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Contesting FAQ's
#1 Posted : Tuesday, September 9, 2014 7:31:44 AM(UTC)
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Hi Everyone
I wonder if there is a FAQ section for setting up a contesting log. Had a look through the forum but couldn't find one. I have never used Logic for contest logging, but I'm sure it will be as easy to use as all the other fine features in Logic.
Dermot EI6FM
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#2 Posted : Thursday, October 30, 2014 5:40:49 PM(UTC)

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G'Day Dermot,

There is no FAQ, but there is a lot of material in the LOGic Help. I guess you have looked there, so let me give you some simple tips to get you started. It all seems a bit complicated, but once you understand the background, it all becomes fairly simple.

Understand how it works ...

Contest QSOs are stored in the your log, along with all your DXing QSOs.

The Contest logforms are a little different to a normal logform. Everything about the actually logging the QSO works exactly the same. The main difference is the configuration for, and the process to, calculate your score for the contest.

The scoring is done in real time as you log, but also as can be run as a batch process at any time after the contest.

Depending on the contest, user-defined fields may be necessary to hold the "exchange" you receive in the contest. LOGic automatically creates user-defined fields to hold "facts" it needs for scoring. Is this QSO a dupe, a multiplier? How many points for this QSO, each multiplier for the QSO? After a contest you will see these values stored with the QSO - load the USERFIELDS logform and look through the QSOs.

To print a report of your contest, you must load a contest logform first, and then run the contest report.

Configure the contest

To calculate the score for a contest, LOGic needs to know what fields/values accumulate what points, when. To know what QSOs to count, one needs to tell LOGic how the QSOs are marked, and for what dates.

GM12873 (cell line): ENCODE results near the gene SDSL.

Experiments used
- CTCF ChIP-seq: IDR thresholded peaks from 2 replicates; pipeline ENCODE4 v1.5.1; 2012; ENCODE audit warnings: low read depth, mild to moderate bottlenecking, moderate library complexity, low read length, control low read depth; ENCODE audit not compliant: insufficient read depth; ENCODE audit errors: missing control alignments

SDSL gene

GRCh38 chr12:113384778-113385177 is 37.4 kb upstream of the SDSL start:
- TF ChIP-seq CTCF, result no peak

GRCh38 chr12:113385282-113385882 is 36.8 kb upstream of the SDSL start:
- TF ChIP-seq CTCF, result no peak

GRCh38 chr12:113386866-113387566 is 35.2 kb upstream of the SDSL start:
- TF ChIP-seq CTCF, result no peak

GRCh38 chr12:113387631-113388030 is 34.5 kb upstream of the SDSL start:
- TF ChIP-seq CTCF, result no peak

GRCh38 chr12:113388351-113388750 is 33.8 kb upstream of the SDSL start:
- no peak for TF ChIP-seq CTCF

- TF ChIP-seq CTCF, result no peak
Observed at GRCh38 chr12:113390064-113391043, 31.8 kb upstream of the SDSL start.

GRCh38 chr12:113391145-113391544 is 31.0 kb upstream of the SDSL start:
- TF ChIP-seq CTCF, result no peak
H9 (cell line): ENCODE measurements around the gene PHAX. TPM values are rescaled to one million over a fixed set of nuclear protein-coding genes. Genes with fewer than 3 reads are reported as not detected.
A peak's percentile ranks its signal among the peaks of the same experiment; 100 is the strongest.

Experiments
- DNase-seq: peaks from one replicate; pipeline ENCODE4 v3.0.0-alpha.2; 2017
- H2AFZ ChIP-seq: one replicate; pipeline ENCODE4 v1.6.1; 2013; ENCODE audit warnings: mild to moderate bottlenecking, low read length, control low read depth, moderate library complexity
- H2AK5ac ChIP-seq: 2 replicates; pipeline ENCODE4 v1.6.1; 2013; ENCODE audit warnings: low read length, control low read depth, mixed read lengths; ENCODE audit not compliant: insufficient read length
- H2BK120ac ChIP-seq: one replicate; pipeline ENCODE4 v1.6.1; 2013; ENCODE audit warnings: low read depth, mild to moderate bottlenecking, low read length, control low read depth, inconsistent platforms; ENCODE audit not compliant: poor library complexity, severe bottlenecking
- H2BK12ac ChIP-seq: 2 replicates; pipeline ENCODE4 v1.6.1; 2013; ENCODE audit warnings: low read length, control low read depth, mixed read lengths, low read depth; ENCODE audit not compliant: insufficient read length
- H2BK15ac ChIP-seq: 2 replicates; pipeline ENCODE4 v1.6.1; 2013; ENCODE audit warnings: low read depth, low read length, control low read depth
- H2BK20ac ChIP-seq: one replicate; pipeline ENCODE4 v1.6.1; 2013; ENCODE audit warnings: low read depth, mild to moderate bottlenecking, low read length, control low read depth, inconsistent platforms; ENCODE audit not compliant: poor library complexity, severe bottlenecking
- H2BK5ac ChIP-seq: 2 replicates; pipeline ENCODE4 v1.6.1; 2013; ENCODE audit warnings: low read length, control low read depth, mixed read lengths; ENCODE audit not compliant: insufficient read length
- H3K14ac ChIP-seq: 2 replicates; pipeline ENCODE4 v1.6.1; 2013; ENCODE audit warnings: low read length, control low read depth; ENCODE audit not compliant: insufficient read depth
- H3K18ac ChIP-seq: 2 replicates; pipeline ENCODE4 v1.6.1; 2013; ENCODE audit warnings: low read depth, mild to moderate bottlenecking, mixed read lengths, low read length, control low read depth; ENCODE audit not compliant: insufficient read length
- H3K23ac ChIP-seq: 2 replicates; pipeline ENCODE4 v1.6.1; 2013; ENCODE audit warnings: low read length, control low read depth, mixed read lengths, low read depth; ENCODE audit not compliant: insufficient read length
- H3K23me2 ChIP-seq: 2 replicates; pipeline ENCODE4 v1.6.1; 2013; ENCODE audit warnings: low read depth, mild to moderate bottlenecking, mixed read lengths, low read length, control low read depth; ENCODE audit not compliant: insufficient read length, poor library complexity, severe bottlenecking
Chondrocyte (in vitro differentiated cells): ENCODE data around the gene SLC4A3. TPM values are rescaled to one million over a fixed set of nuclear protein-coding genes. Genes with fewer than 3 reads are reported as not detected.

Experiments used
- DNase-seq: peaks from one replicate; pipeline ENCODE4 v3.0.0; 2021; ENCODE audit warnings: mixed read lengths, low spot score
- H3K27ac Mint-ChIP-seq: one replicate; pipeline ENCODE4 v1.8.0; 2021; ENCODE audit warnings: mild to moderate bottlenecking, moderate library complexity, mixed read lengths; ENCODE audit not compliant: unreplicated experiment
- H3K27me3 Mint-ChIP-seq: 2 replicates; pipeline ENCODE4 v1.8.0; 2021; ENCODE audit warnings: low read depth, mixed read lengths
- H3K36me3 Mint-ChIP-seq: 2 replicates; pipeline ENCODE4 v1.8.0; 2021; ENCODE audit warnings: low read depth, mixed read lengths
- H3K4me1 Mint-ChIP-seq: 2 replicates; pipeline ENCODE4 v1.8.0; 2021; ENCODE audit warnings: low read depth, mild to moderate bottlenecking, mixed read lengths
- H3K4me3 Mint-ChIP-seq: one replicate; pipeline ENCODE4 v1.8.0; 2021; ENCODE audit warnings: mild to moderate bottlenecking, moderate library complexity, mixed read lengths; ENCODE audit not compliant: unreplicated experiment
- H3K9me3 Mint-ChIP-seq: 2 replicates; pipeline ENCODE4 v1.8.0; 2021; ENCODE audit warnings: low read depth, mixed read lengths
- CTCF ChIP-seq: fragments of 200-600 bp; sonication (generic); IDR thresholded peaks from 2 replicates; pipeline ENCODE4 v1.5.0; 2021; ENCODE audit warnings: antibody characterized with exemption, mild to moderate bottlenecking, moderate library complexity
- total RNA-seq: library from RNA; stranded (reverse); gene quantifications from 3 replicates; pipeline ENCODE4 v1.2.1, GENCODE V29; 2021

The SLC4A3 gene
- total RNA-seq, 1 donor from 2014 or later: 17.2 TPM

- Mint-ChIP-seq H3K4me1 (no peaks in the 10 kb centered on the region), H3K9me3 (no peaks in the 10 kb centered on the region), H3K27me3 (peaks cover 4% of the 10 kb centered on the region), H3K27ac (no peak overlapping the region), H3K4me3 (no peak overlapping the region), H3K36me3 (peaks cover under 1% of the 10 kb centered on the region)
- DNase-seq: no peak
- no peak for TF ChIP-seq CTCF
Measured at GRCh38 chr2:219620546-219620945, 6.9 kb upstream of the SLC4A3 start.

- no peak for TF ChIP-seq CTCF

As for any logform, for your convenience during the contest, there are places where you can "bring forward" values from older QSOs in the contest.

Where do you start?

Start by looking through the existing contest logforms to see if there is one provided. Contesting, Open Contest Log form. Start with a simple contest - a simple zone or serial number based contest like CQ WW or CQ WPX. When you understand the process you can get more ambitious.

Basic setup

Open the configuration material for the logform by using the menu at top left of the form - Log, Setup. Click on the Contest panel heading.
Note the "Contest mode on" check box. Any log form can become a contest logform.

The contest-id field should be set to the usual ADIF code for the contest. See www.adif.org This code and the dates below it determine the QSOs used to score the contest associated with this logform.

There are a series of vertical panels to the right. If you start with a "simple" "common contest" like CQ WW or CQ WPX, then everything you need has already been done in these panels, and I will not describe them further. Ask if you want to know something specific about them.

Logging QSOs in a contest

A contest form is no different to a normal logform. A contest is about "performance", and you want to make the process of logging as simple, quick and predictable as you can make it.

Everyone is different, the form for CQ WW or CQ WPX may not be as you would like, so feel free to ...

Unlock the form and move the fields about a bit. Hide unnecessary fields by dragging them to the "rubbish bin". Change the tab order of the fields by using the middle icon at top right when the form is unlocked. Add user-defined fields by using "the waiter".